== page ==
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[i]This summer, backyard astronomers may be able to peer through their telescopes and see what happens when a spacecraft smashes into the moon. The impact will be no accident: With an eye to sending humans back to the moon as early as 2020, NASA is on a collision course with Earth's nearest neighbor to learn about potential landing sites for astronauts who may touch down there again -- only much more gently.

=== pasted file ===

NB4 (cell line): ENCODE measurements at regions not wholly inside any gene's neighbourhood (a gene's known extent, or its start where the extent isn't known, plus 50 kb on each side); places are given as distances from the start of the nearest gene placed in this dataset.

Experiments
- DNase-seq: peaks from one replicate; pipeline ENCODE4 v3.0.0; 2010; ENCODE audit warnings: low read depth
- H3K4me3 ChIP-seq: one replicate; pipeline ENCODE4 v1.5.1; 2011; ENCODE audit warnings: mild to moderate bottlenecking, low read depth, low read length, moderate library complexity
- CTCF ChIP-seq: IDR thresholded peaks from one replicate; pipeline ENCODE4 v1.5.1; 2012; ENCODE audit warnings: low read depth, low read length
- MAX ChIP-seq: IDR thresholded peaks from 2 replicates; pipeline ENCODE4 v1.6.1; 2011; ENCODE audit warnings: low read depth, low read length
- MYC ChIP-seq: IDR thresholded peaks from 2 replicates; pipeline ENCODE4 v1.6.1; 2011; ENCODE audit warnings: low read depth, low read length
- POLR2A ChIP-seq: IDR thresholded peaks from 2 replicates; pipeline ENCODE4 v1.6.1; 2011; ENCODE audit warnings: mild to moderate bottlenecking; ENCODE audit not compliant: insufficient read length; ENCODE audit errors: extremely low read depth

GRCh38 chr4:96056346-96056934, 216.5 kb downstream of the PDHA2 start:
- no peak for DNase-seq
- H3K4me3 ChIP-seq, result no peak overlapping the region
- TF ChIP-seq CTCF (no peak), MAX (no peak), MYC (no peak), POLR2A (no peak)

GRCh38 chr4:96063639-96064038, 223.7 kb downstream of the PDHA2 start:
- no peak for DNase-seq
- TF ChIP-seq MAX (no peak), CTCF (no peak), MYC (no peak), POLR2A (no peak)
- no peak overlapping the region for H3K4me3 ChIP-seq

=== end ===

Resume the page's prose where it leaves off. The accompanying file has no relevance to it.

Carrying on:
Like a bullet hitting sand, the Lunar CRater Observation and Sensing Satellite, or LCROSS, is expected to plow into a deep, dark crater on the moon's north pole. The impact should kick up at least 220 tons of lunar material -- enough to fill 10 school buses -- composed of dust, soil, and possibly water in the form of ice or hydrated minerals. The visible portion of the debris plume is expected to rise about six miles above the surface.[/i]
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